DEQ: Shipments of radioactive waste not a threat
Jul. 9, 2018 PLYMOUTH EAGLE.
Plymouth Michigan News
Plymouth, a major railroad intersection, is the route of trains regularly transporting hazardous materials including chlorine, cyclohexane, methyl ethyl ketone, butadiene, and crude oil. However, it’s anticipated shipments of radioactive dirt from a former military supplier will be transported to Van Buren Township next week via motor freight, in 11 tractor-trailer loads.
Shipments of contaminated soil from a closed beryllium plant in Ohio will begin arriving at the Wayne Disposal Plant in Van Buren Township next week.
The low-level radioactive dirt from a contaminated former military supplier contains lead and radioactive elements of thorium, radium and uranium, all known carcinogens particularly if inhaled or ingested.
Both the U.S. Department of Ecology and the Michigan Department of Environmental Quality officials have stated that the toxic waste does not pose a threat to the health or environment. It was, however, removed from the Ohio location as part of the remediation of a former Atomic Energy Commission site. The U.S. Army Corps of Engineers, charged with the removal of the contamination and remediation of the site, estimated that about 11 tractor-trailer loads of soil, each carrying about 15 tons of contaminated dirt, could be expected at the landfill, which has a permit to accept hazardous materials. More than 124,000 tons of radioactive dirt will be removed from the Luckey plant which supplied the highly toxic metal to the military and Atomic Energy Commission during the 1940s and 50s. The remediation at the site is expected to continue for 8 to 10 years, officials said.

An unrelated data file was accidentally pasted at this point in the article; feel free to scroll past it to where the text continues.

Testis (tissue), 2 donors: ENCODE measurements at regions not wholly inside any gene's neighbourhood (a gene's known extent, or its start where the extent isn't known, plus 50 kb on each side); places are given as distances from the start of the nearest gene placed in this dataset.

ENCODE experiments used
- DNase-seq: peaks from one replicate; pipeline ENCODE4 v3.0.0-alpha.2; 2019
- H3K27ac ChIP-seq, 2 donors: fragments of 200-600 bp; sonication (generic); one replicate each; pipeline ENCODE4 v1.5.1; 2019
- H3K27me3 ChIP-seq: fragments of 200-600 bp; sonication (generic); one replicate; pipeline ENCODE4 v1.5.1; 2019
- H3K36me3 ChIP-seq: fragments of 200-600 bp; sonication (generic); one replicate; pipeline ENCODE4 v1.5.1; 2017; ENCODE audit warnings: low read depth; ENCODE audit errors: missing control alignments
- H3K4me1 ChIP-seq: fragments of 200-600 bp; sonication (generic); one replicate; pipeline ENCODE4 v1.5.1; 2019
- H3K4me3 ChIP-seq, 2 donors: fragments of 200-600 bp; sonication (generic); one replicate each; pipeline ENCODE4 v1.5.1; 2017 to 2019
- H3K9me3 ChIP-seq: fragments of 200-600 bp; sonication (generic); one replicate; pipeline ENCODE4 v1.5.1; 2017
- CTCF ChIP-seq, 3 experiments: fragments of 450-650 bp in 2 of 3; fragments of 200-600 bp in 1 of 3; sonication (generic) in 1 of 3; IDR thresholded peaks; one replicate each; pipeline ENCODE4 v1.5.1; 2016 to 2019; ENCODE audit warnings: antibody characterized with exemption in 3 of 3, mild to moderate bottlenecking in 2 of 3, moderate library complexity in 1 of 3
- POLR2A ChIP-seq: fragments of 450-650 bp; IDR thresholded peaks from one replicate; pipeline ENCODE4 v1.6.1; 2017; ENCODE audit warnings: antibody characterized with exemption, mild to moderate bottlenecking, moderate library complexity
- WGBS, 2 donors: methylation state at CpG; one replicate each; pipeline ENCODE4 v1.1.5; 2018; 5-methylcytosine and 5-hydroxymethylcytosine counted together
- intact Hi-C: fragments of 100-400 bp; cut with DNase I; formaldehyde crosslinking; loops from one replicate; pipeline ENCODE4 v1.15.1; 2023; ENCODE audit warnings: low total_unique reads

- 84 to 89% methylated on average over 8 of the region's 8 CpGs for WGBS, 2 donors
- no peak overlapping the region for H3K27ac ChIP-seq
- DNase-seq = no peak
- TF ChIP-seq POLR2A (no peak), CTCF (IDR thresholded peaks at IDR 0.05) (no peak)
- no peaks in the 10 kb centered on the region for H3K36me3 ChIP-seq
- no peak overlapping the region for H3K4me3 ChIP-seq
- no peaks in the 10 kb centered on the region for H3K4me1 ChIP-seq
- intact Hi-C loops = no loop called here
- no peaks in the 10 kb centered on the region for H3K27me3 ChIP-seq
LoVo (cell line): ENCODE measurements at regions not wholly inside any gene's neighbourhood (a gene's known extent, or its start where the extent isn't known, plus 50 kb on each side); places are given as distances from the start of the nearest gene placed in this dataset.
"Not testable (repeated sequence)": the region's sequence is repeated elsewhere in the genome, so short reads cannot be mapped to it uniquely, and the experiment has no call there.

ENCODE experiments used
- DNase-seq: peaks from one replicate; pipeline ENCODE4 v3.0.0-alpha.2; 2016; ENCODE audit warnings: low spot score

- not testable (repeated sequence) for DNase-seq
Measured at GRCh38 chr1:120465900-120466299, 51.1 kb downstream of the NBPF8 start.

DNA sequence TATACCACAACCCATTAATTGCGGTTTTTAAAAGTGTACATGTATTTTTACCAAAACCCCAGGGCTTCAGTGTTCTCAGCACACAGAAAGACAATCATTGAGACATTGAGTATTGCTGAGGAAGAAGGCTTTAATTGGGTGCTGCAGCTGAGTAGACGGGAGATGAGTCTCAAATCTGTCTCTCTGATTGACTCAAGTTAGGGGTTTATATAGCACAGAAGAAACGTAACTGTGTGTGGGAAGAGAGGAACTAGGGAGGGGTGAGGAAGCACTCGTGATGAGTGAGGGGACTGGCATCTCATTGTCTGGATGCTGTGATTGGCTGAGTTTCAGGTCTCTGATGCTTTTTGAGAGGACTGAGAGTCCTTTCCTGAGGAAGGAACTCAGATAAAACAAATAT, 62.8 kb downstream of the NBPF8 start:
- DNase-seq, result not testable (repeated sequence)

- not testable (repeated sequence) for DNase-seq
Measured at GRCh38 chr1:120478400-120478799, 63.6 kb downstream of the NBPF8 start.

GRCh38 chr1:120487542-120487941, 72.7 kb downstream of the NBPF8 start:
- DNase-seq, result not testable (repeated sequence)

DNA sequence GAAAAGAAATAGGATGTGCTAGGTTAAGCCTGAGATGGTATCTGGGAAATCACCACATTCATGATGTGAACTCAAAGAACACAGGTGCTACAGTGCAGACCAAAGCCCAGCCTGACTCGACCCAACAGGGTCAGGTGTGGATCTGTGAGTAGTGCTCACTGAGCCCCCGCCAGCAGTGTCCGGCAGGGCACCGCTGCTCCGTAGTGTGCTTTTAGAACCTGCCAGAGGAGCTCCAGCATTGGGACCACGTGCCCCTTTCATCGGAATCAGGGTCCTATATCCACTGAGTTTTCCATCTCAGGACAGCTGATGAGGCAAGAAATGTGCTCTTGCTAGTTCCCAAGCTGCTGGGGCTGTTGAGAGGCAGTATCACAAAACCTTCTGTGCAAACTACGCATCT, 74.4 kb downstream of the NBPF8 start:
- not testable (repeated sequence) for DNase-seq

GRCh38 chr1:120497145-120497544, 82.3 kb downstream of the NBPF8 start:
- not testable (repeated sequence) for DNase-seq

“This is stuff that could go into any landfill, basically anyplace,” said Robert Skowronek, supervisor of the Michigan Department of Environmental Quality Radioactive Materials Unit. He said that it is a policy of the Army Corps of Engineers that the contaminated soil be disposed of in a licensed landfill or hazardous waste disposal site. The radioactivity is at level that exceeds federal regulatory limits, which makes disposal at a licensed landfill necessary.
The cleanup at the Ohio site is estimated to cost about $244 million.
David Crumrine, a spokesman for US Ecology, operators of the Wayne Disposal landfill, said that the concentrations of radioactivity in the soil from the Lackey plant is barely above normal background levels. He said the waste is not regulated by the Nuclear Regulatory Commission as the level is so low. He added that the Army Corps engineers approved of the Wayne Disposal site for the material due to the high level of environmental protection the facility offers.
Regulations require that hazardous waste be rendered inert before disposal, but the radioactive soil isn’t considered hazardous and can therefore be directly disposed of at the Van Buren landfill.